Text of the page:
The final few days of my trip had arrived. In some ways it felt like I’d only just landed in the US and in others it felt like I’d been driving for a whole year. My goal was to see the famed Avenue of the Giants before heading to Sacramento to complete the final preparations for my upcoming rail trip through Russia. I’d then make a final drive to San Francisco where I’d catch my flight over the Pacific. I had five days to complete this last leg of my road trip and started out from Yreka, California.
As I drove away from Glacier National Park in Montana I had a feeling that my road trip was winding up and that perhaps I’d seen the last of the wonderful sights I experienced on this trip. Once again I was wrong.
I don’t know about other people but I always get stressed when I’m asked where my favorite place in the world is. There are so many variables that it is impossible to answer accurately and I don’t want to give a half-assed answer to such an important question. For example, the Lake District is one of my favorite parts of the UK for scenary, but I hate it when it is crowded with tourists. Morocco is my favorite exotic country but I hate shopping there as I get harassed so much on the streets. London is my favorite place for shopping but not on weekends and only for clothes. And so it goes on.
I crossed the state line into Wyoming after a fabulous day of driving through the prairie grasslands of the Dakotas and a visit to Mount Rushmore. I quickly found myself in high desert on wide sweeping roads bordered by sagebrush. It was late afternoon and I’d been driving since 6am so I was trying to get to the closest town in Wyoming with cheap accommodation and ended up in Gillette.
The name did it. As long as I was driving on something called the Beartooth Highway it didn’t really matter what it was like. All I knew was that it was listed as a key Montana/Wyoming scenic byway and that it was closed for much of the year due to snow so I figured it must be at a fairly high altitude. It turned out to be one of the best drives I’ve ever done but it wasn’t for the faint hearted.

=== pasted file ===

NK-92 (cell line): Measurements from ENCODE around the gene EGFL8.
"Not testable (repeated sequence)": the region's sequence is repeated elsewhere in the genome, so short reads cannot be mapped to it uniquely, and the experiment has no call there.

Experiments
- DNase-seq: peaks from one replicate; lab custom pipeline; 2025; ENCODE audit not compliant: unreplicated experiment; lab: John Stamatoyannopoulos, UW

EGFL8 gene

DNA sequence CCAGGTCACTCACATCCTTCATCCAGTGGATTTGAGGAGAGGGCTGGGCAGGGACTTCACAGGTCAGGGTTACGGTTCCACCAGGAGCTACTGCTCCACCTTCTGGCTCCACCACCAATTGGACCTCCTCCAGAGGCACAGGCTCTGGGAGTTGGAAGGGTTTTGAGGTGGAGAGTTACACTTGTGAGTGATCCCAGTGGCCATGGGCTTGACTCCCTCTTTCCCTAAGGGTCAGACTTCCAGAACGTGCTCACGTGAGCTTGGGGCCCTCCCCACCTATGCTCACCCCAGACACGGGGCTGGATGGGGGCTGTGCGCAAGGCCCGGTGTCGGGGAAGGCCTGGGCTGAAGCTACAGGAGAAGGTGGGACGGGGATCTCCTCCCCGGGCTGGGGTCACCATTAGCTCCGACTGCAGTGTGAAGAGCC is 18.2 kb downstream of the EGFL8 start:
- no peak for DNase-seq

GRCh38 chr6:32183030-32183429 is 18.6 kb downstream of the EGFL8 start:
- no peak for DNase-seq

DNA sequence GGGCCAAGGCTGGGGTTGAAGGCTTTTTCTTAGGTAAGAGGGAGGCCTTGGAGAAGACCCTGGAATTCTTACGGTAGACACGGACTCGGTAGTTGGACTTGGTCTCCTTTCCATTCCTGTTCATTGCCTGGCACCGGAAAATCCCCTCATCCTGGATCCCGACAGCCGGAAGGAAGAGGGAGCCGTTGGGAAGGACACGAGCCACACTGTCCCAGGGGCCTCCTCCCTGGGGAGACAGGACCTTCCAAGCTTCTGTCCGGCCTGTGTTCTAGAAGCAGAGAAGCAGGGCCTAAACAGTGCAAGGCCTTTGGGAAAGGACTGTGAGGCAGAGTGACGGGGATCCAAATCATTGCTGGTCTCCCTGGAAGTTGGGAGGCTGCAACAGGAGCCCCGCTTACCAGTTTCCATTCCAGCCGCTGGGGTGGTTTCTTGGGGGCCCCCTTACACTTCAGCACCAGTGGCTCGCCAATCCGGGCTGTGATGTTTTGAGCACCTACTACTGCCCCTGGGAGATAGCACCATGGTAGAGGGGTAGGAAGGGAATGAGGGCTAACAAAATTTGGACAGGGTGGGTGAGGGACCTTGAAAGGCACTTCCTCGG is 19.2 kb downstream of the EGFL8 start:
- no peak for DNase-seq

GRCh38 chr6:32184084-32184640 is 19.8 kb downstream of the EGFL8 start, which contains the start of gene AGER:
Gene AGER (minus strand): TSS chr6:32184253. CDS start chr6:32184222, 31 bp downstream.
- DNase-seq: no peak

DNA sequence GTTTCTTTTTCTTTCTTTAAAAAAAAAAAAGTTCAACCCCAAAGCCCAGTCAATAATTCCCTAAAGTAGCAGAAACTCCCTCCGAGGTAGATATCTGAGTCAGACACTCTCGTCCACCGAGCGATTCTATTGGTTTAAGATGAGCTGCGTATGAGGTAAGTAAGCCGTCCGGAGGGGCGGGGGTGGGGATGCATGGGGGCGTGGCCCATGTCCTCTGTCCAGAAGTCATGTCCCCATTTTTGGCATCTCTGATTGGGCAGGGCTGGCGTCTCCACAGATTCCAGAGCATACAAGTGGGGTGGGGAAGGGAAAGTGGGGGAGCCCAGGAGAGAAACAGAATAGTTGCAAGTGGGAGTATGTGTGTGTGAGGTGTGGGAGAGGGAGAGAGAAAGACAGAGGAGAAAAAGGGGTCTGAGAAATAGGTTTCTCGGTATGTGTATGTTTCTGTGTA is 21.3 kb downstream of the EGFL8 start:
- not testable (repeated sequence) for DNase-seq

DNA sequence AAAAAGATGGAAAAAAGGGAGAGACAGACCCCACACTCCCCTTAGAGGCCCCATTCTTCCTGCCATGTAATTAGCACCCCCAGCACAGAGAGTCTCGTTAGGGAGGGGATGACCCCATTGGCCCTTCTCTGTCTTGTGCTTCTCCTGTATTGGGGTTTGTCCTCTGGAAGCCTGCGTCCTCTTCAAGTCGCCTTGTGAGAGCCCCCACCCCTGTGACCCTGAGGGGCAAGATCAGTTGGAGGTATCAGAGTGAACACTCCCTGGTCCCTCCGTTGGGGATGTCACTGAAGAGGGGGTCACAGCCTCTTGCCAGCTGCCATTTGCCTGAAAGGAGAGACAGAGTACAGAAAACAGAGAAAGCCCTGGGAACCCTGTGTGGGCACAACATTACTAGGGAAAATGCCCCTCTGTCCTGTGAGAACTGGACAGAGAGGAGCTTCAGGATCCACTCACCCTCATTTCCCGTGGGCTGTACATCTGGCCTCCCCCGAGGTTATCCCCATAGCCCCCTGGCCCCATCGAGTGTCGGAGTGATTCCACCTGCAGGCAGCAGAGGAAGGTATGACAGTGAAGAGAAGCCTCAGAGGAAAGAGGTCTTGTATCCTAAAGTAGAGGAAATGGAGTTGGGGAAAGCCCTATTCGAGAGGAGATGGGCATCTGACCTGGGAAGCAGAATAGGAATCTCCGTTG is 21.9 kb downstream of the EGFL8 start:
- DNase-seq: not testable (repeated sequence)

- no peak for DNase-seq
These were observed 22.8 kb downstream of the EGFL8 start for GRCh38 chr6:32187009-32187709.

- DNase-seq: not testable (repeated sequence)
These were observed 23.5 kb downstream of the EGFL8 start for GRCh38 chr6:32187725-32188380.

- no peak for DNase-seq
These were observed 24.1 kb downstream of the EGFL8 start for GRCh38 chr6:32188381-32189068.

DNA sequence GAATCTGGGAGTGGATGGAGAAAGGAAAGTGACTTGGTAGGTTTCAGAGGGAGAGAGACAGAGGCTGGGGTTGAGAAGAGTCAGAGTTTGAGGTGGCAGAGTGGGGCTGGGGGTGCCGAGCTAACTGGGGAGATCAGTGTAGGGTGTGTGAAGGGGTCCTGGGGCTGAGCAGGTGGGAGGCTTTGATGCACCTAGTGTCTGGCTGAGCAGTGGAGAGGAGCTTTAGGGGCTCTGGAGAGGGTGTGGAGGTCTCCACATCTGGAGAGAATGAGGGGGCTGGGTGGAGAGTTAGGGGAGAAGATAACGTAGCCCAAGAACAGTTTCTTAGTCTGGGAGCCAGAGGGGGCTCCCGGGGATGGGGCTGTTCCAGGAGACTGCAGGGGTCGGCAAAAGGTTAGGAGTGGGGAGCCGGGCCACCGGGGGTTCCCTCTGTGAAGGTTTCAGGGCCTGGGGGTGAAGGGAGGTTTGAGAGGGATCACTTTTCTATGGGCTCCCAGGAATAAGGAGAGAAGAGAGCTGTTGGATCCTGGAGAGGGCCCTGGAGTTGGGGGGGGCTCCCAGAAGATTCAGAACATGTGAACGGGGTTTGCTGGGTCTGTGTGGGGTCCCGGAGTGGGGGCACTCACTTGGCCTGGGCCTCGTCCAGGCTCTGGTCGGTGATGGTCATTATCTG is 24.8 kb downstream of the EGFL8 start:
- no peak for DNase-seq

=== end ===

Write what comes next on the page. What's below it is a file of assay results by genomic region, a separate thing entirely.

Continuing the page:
I regret that I didn’t do Yellowstone with a friend. Not because I was lonely (there is no chance of that there) but because we would have exchanged knowing looks for the rest of our lives and whispered ‘This is Yellowstone all over again’. We would do this whenever someone was rabbiting on about something nobody else cared about at a completely inappropriate moment, forcing everyone to politely smile and listen all whilst awkwardly knowing that a social faux pas was taking place. You see instead of doing my usual solo driving I decided to take a day tour to Yellowstone and that meant the presence of other humans that were not of my choosing.
I didn’t even manage to spend a night in South Dakota because I was having such an amazing day of driving that I just didn’t feel the need to stop. Some days on this trip have been a real ordeal and I can barely get through 2-hours of driving before I want to curl up in a motel room with cable TV. Others are so enjoyable that I have to force myself to stop for the night and this was one of them.
I first got interested in visiting North Dakota after passing over it many times on Virgin Atlantic flights between London and the West Coast. It was always a few hours before landing, about the time they serve a snack and you wake up from a fairly pathetic attempt at sleep to find ways to pass the time. I’d often look at the flight map and then out the window to see what appeared to be a fairly barren landscape below. I could never make out towns and saw very few roads so I often wondered what it was like down there, thus how this region ended up on my bucket list.
I’ve never been much of a lake person. Even those beautiful lakes in New Zealand that are surrounded by huge mountains perfectly reflected on the surface feel a little ominous to me. I much prefer a wild beach or a river where there is something to see like waves, rapids or weather drastically switching things up. But most of the lakes I’ve experienced just seem to sit around not doing much with the most excitement being a duck paddling by. That definitely cannot be said of The Great Lakes. They might not be the prettiest lakes in the world but they are incredibly huge, seem more like open seas than landlocked bodies of water and are even capable of creating their very own weather systems.
I’ve been told many times over the years that when you have kids you stop listening to any music that isn’t The Wiggles or a Disney song. Apparently you are either too dog-tired to bother or you are so enamoured with childrearing that frivolous things like music just aren’t interesting anymore. This thought always makes me very depressed.
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